Empire of the Beetle by Andrew Nikiforuk
How Human Folly and a Tiny Bug Are Killing North America's Great Forests (David Suzuki Foundation Series)

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This fascinating and thought-provoking book about an ancient insect pest exposes the frailty of seemingly stable man-managed habitats and presages the climate-induced ordeals to come.
-National Post arts

Synopsis

Beginning in the late 1980s, a series of improbable bark beetle outbreaks unsettled iconic forests and communities across western North America. An insect the size of a rice kernel eventually killed more than 30 billion pine and spruce trees from Alaska to New Mexico. Often appearing in masses larger than schools of killer whales, the beetles engineered one of the world's greatest forest die-offs since the deforestation of Europe by peasants between the eleventh and thirteenth centuries.

The beetle didn't act alone. Misguided science, out-of-control logging, bad public policy, and a hundred years of fire suppression created a volatile geography that released the world's oldest forest manager from all natural constraints. Like most human empires, the beetles exploded wildly and then crashed, leaving in their wake grieving landowners, humbled scientists, hungry animals, and altered watersheds. Although climate change triggered this complex event, human arrogance assuredly set the table. With little warning, an ancient insect pointedly exposed the frailty of seemingly stable manmade landscapes.

Drawing on first-hand accounts from entomologists, botanists, foresters, and rural residents, award-winning journalist Andrew Nikiforuk, investigates this unprecedented beetle plague, its startling implications, and the lessons it holds.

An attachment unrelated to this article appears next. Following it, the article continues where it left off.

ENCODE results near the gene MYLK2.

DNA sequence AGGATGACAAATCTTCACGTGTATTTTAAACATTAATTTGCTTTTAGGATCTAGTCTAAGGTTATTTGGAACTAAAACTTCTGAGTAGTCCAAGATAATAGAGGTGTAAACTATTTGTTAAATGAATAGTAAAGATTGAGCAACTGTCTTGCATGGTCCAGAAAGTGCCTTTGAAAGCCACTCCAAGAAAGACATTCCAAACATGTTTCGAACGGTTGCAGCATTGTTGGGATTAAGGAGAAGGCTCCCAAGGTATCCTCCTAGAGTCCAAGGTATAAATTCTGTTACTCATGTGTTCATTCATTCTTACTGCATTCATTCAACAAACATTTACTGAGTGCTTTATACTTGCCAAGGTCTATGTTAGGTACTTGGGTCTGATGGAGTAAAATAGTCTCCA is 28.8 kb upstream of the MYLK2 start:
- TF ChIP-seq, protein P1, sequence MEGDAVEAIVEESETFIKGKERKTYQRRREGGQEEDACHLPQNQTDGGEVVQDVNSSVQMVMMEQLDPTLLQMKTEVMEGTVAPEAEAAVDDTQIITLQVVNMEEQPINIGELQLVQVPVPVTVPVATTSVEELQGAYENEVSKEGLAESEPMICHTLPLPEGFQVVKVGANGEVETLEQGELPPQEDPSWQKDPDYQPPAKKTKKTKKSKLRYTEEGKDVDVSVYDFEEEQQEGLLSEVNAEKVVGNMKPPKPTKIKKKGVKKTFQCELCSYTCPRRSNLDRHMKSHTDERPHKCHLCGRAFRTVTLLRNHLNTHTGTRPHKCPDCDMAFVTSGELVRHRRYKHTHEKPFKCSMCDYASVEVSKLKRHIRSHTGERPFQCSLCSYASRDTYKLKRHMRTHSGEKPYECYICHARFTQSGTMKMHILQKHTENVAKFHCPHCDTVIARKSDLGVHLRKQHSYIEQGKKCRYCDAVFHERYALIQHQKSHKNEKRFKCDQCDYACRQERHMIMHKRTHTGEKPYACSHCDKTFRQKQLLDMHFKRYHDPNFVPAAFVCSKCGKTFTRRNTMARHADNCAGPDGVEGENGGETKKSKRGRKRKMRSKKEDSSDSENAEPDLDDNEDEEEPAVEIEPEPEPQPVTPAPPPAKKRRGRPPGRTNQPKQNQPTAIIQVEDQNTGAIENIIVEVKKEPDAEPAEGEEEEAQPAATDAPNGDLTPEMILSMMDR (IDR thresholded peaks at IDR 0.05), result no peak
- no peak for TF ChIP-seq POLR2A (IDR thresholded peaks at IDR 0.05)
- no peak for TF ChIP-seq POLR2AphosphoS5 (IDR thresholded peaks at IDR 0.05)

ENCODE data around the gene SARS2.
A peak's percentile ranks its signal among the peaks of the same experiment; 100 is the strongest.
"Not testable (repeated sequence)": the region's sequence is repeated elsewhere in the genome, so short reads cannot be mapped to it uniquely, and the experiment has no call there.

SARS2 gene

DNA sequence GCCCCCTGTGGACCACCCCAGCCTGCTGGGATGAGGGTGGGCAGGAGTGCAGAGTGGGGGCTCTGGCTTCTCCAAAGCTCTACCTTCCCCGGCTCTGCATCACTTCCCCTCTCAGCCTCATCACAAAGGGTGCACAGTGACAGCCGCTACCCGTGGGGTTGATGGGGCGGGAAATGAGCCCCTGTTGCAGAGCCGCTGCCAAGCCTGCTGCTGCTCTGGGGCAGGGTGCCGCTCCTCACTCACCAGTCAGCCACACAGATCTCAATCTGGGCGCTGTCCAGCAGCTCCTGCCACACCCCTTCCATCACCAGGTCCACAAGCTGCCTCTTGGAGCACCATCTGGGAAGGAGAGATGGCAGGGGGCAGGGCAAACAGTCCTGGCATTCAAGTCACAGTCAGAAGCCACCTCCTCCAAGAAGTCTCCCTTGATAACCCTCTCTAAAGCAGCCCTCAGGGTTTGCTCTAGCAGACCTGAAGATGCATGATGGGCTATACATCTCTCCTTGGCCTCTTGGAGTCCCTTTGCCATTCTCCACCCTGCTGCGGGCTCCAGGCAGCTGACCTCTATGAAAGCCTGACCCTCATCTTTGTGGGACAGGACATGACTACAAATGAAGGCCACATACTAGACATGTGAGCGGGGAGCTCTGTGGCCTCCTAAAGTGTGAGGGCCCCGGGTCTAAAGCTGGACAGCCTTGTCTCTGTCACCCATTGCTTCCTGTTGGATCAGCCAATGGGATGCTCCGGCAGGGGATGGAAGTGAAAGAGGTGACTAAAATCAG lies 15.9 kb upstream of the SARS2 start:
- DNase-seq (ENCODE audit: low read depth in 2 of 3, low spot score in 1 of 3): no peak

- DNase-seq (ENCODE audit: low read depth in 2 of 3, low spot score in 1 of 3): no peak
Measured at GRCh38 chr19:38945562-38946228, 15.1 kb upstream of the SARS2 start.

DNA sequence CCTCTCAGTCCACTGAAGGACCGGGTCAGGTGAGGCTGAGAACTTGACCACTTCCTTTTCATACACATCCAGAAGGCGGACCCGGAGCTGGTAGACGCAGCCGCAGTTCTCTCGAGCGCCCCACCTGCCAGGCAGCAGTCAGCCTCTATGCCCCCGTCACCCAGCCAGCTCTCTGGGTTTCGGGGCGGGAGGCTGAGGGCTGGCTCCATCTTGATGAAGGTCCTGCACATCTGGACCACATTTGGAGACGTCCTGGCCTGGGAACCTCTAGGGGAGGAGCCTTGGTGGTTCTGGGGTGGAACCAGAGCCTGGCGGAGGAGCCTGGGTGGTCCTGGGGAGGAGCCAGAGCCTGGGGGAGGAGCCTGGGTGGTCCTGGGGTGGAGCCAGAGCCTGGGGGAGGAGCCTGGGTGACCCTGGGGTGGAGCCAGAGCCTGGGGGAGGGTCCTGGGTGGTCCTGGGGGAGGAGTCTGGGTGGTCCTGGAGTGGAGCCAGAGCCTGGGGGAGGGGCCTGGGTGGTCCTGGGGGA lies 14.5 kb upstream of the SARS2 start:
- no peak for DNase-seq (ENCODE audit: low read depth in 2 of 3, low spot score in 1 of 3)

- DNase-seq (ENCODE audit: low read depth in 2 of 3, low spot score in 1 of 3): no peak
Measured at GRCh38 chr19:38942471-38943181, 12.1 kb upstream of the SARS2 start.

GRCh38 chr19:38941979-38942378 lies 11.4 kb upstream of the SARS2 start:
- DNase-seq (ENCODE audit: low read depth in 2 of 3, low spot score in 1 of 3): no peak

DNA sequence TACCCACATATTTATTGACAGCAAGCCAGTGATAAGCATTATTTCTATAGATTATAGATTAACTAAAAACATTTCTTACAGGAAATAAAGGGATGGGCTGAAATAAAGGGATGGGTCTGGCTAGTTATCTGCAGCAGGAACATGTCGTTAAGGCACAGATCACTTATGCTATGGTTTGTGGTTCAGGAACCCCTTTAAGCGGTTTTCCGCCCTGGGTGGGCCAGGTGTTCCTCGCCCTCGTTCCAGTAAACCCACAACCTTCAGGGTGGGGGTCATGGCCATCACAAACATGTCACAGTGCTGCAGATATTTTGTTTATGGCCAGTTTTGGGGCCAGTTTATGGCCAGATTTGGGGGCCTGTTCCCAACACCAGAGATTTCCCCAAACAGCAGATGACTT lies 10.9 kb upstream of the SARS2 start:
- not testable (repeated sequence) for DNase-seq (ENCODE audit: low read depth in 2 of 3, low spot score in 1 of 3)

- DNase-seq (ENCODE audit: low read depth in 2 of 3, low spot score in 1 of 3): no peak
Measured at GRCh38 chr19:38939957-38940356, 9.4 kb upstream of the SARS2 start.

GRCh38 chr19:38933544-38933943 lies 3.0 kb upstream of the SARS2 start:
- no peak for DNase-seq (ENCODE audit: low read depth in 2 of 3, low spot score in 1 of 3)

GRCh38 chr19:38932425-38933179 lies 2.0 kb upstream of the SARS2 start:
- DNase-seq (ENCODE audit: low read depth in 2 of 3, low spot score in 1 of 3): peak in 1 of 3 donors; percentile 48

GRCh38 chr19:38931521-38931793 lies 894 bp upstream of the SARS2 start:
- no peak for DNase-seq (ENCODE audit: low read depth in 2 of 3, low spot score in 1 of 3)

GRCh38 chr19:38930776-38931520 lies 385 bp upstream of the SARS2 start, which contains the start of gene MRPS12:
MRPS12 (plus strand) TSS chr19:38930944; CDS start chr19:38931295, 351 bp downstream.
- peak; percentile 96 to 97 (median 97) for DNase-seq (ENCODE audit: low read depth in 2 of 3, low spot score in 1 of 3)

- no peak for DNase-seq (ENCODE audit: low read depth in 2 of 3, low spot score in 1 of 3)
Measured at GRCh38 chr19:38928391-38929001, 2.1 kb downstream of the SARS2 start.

About Andrew Nikiforuk

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Andrew Nikiforuk is an award-winning Canadian journalist who has written about education, economics, and the environment for the last two decades. His books include Pandemonium; Saboteurs: Wiebo Ludwig's War against Oil, which won the Governor General's Literary Award for Non-Fiction; The Fourth Horseman; and Tar Sands, which won the Rachel Carson Environment Book Award and became a national bestseller. His most recent book, Empire of the Beetle, was nominated for the Governor General's Literary Award for Non-Fiction and selected as a top book of the year by both The Globe and Mail and Amazon.ca. He lives in Calgary, Alberta.
 
Published July 22, 2011 by Greystone Books. 240 pages
Genres: Crafts, Hobbies & Home, Nature & Wildlife, Science & Math, Professional & Technical, Sports & Outdoors. Non-fiction
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National Post arts

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Reviewed by Richard Sherbaniuk on Sep 16 2011

This fascinating and thought-provoking book about an ancient insect pest exposes the frailty of seemingly stable man-managed habitats and presages the climate-induced ordeals to come.

Read Full Review of Empire of the Beetle: How Hum... | See more reviews from National Post arts

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